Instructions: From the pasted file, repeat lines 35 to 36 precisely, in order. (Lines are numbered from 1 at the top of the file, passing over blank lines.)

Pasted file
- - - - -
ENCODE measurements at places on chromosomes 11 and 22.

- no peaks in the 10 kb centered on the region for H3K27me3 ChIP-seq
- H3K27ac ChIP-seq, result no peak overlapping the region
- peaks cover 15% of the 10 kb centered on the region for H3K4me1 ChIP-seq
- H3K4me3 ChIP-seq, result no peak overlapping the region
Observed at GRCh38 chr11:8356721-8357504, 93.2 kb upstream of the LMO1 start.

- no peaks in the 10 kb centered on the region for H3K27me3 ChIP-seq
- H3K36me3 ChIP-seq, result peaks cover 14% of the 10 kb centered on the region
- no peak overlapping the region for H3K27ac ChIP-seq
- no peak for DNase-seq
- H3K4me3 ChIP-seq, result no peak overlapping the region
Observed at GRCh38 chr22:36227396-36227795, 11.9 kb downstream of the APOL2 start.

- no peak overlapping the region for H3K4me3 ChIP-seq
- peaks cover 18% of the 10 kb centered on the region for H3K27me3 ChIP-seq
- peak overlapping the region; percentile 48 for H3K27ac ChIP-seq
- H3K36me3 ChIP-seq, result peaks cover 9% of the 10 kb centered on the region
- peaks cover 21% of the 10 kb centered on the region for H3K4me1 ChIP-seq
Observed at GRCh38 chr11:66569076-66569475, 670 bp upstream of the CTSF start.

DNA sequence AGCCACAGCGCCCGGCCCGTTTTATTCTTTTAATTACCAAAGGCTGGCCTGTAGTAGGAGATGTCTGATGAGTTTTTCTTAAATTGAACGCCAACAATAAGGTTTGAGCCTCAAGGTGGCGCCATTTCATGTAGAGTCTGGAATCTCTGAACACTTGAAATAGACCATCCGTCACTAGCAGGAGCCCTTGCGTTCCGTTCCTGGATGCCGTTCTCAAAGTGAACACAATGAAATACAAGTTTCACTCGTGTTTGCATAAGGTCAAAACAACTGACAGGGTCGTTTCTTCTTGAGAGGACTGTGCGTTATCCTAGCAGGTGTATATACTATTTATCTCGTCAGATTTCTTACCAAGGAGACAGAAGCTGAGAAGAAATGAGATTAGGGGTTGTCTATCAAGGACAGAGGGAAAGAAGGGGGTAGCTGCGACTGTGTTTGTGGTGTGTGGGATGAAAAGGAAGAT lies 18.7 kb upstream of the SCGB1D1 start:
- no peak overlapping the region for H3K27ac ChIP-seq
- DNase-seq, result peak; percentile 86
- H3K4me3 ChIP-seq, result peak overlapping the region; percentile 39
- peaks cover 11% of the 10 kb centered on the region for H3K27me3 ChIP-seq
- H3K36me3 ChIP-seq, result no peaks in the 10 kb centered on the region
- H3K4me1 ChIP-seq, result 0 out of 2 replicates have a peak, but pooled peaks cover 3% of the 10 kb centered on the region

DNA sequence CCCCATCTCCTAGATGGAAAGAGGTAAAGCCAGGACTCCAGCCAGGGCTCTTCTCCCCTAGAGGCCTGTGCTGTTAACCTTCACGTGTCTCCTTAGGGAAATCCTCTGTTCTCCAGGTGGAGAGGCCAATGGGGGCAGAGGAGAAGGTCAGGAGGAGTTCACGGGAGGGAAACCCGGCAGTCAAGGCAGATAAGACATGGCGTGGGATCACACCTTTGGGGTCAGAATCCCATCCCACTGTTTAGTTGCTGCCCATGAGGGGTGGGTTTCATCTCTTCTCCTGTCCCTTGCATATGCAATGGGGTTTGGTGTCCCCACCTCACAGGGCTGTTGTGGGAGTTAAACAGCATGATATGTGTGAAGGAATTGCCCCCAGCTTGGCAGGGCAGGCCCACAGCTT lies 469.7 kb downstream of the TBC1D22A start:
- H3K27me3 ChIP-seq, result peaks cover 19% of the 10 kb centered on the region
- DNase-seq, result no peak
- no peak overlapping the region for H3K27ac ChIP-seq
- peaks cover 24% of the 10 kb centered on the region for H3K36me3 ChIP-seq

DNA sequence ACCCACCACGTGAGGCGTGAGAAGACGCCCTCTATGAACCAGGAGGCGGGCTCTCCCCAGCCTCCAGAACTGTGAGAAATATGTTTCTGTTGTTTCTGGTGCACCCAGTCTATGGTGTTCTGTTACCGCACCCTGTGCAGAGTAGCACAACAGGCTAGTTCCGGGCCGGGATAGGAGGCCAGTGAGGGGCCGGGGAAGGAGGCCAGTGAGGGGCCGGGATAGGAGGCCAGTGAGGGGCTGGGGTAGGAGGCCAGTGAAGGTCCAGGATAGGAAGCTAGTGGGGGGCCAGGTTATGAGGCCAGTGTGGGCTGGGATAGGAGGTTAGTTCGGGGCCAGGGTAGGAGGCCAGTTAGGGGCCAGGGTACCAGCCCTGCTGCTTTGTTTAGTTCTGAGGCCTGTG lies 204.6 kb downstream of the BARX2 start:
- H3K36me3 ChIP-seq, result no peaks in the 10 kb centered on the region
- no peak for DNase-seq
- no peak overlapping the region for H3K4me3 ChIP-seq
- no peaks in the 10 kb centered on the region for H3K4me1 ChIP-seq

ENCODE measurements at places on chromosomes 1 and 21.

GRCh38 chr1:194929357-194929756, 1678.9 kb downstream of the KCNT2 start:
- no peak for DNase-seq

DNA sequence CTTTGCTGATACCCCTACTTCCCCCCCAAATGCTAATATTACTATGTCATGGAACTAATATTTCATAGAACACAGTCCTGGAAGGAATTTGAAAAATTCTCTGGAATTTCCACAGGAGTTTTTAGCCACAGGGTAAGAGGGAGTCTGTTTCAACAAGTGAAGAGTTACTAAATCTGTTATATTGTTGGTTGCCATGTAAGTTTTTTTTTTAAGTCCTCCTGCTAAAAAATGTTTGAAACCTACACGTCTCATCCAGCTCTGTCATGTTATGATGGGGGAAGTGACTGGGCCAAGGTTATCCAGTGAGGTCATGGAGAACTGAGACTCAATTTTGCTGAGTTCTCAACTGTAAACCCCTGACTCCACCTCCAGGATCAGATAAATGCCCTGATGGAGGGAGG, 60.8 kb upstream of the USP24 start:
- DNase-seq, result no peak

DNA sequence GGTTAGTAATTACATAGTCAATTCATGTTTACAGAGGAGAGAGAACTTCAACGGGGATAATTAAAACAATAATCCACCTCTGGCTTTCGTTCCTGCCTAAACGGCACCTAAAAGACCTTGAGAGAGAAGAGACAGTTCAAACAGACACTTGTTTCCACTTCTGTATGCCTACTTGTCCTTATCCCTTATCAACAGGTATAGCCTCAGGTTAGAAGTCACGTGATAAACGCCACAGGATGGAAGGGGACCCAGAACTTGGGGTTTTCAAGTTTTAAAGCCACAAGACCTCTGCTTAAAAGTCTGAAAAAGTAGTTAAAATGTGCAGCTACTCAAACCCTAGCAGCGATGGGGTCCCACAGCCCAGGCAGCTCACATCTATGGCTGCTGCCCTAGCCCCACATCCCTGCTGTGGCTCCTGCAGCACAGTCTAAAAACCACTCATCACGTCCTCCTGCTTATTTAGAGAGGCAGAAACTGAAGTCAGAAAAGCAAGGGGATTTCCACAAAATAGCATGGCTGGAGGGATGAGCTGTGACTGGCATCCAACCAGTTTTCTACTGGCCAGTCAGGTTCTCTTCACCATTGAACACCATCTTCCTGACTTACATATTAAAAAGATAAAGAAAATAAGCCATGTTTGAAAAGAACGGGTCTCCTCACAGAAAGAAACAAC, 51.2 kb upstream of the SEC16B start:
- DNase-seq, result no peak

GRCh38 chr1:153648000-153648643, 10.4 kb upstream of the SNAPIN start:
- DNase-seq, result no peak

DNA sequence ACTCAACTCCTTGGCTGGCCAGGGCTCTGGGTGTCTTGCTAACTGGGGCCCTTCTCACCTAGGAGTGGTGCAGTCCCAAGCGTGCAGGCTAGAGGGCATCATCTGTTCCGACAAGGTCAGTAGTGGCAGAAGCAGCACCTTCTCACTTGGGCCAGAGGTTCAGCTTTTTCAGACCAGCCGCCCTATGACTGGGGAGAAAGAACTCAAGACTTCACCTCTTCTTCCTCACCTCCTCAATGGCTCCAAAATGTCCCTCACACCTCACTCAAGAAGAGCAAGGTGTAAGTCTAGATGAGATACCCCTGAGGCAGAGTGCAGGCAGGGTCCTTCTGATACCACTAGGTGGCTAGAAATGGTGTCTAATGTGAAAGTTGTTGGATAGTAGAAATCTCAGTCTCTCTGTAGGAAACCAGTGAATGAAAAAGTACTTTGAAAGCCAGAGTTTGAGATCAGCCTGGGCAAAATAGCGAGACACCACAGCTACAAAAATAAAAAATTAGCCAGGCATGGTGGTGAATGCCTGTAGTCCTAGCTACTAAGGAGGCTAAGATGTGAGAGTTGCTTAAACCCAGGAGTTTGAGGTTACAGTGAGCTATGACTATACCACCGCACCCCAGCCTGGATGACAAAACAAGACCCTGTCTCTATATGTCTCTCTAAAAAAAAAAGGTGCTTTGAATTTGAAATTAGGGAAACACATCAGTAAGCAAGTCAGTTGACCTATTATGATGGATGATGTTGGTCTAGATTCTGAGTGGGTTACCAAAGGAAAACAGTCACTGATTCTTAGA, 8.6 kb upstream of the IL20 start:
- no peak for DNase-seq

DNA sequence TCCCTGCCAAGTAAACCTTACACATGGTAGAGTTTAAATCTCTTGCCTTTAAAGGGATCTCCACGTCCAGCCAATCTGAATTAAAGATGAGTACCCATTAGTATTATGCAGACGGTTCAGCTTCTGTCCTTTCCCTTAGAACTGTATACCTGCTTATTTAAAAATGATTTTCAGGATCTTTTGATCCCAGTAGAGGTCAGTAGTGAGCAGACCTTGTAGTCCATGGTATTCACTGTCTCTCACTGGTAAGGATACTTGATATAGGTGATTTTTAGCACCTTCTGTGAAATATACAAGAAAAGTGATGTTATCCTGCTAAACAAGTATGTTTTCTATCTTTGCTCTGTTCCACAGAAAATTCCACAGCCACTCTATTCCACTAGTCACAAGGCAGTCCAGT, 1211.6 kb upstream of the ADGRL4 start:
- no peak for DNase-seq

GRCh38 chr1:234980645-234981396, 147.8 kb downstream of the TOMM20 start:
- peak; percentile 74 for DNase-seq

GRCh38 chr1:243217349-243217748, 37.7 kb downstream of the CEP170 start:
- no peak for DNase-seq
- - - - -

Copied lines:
- no peaks in the 10 kb centered on the region for H3K4me1 ChIP-seq

ENCODE measurements at places on chromosomes 1 and 21.